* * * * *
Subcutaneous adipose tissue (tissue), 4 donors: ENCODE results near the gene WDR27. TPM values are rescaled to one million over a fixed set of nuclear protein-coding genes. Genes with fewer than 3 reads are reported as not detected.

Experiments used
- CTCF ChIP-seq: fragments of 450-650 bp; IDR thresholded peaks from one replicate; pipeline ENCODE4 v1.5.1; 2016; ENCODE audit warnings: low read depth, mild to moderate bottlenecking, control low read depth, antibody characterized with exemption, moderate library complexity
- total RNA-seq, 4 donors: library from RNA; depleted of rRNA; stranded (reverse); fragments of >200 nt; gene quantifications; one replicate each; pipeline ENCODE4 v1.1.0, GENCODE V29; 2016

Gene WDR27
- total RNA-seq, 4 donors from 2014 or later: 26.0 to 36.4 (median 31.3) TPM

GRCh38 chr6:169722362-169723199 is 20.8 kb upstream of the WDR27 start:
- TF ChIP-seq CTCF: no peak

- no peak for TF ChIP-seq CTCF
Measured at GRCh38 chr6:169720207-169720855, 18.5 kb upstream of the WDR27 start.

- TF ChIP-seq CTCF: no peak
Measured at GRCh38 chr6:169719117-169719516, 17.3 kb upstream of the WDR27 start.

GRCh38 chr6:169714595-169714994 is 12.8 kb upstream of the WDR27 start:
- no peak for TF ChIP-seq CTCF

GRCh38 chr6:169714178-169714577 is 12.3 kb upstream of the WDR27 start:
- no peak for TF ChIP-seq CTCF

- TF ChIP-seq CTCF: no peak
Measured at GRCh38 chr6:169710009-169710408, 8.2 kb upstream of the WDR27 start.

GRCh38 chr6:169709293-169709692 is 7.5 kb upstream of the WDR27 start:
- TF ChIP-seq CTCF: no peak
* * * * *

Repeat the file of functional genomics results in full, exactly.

Subcutaneous adipose tissue (tissue), 4 donors: ENCODE results near the gene WDR27. TPM values are rescaled to one million over a fixed set of nuclear protein-coding genes. Genes with fewer than 3 reads are reported as not detected.

Experiments used
- CTCF ChIP-seq: fragments of 450-650 bp; IDR thresholded peaks from one replicate; pipeline ENCODE4 v1.5.1; 2016; ENCODE audit warnings: low read depth, mild to moderate bottlenecking, control low read depth, antibody characterized with exemption, moderate library complexity
- total RNA-seq, 4 donors: library from RNA; depleted of rRNA; stranded (reverse); fragments of >200 nt; gene quantifications; one replicate each; pipeline ENCODE4 v1.1.0, GENCODE V29; 2016

Gene WDR27
- total RNA-seq, 4 donors from 2014 or later: 26.0 to 36.4 (median 31.3) TPM

GRCh38 chr6:169722362-169723199 is 20.8 kb upstream of the WDR27 start:
- TF ChIP-seq CTCF: no peak

- no peak for TF ChIP-seq CTCF
Measured at GRCh38 chr6:169720207-169720855, 18.5 kb upstream of the WDR27 start.

- TF ChIP-seq CTCF: no peak
Measured at GRCh38 chr6:169719117-169719516, 17.3 kb upstream of the WDR27 start.

GRCh38 chr6:169714595-169714994 is 12.8 kb upstream of the WDR27 start:
- no peak for TF ChIP-seq CTCF

GRCh38 chr6:169714178-169714577 is 12.3 kb upstream of the WDR27 start:
- no peak for TF ChIP-seq CTCF

- TF ChIP-seq CTCF: no peak
Measured at GRCh38 chr6:169710009-169710408, 8.2 kb upstream of the WDR27 start.

GRCh38 chr6:169709293-169709692 is 7.5 kb upstream of the WDR27 start:
- TF ChIP-seq CTCF: no peak